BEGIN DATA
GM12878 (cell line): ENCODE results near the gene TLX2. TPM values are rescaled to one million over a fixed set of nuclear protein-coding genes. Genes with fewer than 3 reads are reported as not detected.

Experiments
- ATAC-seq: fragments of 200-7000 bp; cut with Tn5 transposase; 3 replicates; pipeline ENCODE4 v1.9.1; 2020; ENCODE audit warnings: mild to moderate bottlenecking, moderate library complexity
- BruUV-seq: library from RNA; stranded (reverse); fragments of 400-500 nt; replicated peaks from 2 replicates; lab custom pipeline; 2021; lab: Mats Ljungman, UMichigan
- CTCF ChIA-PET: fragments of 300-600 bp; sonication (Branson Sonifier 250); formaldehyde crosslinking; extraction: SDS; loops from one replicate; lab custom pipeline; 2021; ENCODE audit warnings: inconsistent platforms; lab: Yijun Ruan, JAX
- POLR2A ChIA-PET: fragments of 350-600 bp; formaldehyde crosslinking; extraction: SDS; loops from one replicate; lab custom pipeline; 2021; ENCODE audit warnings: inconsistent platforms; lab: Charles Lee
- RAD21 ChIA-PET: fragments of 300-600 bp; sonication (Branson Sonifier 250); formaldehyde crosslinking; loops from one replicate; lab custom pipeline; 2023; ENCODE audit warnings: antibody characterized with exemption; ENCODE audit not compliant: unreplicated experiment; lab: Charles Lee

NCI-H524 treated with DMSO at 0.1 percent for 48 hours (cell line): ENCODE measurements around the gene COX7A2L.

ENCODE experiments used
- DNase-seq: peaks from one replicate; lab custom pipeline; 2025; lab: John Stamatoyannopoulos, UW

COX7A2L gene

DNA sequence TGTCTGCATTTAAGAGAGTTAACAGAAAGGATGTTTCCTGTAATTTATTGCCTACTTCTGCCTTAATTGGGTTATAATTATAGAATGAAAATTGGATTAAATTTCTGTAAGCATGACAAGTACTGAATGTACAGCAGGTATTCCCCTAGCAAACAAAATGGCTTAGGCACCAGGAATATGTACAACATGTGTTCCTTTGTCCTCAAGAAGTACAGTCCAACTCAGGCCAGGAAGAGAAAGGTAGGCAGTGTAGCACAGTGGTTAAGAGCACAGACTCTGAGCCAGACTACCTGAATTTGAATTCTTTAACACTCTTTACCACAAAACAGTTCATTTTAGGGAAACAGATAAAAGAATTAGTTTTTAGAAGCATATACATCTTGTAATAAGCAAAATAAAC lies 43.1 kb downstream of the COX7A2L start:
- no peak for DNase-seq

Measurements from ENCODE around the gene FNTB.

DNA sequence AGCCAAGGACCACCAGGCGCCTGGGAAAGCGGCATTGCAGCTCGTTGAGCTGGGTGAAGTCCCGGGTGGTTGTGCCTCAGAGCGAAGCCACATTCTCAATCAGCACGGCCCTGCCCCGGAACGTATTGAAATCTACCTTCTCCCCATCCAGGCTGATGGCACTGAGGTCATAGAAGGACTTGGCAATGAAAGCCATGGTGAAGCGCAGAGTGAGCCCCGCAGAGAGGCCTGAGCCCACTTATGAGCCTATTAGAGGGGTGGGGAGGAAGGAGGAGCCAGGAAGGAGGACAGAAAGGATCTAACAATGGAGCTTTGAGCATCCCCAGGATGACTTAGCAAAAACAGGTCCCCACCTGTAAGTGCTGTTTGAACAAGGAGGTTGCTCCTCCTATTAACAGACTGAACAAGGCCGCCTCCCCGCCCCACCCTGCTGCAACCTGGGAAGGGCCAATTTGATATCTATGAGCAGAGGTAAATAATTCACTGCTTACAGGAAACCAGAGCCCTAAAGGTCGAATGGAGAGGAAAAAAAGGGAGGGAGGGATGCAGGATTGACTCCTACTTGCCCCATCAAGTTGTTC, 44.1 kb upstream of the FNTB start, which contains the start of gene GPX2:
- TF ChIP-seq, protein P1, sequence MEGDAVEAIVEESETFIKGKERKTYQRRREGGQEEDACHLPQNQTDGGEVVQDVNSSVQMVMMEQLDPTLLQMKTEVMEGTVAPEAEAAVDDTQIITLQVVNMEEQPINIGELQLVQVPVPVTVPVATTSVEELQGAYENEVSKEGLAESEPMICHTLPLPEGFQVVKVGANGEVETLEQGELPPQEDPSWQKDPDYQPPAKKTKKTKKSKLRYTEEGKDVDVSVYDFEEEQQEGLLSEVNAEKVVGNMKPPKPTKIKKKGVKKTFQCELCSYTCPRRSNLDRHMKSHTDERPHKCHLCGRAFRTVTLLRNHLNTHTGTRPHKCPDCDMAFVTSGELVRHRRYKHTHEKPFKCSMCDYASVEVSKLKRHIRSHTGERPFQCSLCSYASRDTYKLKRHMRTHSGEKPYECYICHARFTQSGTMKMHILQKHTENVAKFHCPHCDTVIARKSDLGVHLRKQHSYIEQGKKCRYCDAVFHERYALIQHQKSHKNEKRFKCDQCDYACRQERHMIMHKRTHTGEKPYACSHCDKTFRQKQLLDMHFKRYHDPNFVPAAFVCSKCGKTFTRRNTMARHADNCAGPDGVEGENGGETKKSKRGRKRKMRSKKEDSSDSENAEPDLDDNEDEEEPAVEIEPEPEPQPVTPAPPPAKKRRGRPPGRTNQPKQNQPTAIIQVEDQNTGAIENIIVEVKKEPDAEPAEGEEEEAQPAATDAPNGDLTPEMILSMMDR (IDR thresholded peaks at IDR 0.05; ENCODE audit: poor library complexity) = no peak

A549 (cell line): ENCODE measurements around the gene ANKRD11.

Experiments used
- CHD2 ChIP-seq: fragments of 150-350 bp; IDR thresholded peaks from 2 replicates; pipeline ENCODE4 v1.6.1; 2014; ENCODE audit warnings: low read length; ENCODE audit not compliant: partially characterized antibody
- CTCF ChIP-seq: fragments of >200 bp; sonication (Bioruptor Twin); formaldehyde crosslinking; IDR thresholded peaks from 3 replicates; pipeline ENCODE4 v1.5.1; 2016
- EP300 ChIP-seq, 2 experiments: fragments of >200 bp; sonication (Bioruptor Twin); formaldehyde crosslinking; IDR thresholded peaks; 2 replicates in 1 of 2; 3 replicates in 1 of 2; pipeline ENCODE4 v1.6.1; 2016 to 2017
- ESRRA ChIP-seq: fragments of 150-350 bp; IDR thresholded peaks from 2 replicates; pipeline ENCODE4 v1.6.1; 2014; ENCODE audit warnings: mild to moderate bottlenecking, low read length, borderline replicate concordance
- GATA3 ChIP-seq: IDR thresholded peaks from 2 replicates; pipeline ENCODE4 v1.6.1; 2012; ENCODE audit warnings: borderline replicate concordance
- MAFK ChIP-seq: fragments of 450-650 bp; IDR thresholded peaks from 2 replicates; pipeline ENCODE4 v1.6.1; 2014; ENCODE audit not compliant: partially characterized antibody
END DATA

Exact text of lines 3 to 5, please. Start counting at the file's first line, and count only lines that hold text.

- ATAC-seq: fragments of 200-7000 bp; cut with Tn5 transposase; 3 replicates; pipeline ENCODE4 v1.9.1; 2020; ENCODE audit warnings: mild to moderate bottlenecking, moderate library complexity
- BruUV-seq: library from RNA; stranded (reverse); fragments of 400-500 nt; replicated peaks from 2 replicates; lab custom pipeline; 2021; lab: Mats Ljungman, UMichigan
- CTCF ChIA-PET: fragments of 300-600 bp; sonication (Branson Sonifier 250); formaldehyde crosslinking; extraction: SDS; loops from one replicate; lab custom pipeline; 2021; ENCODE audit warnings: inconsistent platforms; lab: Yijun Ruan, JAX